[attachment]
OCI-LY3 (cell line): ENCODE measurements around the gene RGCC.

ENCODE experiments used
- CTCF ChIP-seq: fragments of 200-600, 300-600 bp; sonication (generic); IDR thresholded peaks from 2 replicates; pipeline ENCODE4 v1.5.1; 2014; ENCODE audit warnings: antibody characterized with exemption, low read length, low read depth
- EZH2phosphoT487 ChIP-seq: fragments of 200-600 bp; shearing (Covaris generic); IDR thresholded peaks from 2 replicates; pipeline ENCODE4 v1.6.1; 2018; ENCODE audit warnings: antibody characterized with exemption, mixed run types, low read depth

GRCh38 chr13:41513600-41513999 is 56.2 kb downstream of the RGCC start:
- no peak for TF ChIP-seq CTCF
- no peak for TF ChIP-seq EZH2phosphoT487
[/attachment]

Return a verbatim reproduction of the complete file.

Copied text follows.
OCI-LY3 (cell line): ENCODE measurements around the gene RGCC.

ENCODE experiments used
- CTCF ChIP-seq: fragments of 200-600, 300-600 bp; sonication (generic); IDR thresholded peaks from 2 replicates; pipeline ENCODE4 v1.5.1; 2014; ENCODE audit warnings: antibody characterized with exemption, low read length, low read depth
- EZH2phosphoT487 ChIP-seq: fragments of 200-600 bp; shearing (Covaris generic); IDR thresholded peaks from 2 replicates; pipeline ENCODE4 v1.6.1; 2018; ENCODE audit warnings: antibody characterized with exemption, mixed run types, low read depth

GRCh38 chr13:41513600-41513999 is 56.2 kb downstream of the RGCC start:
- no peak for TF ChIP-seq CTCF
- no peak for TF ChIP-seq EZH2phosphoT487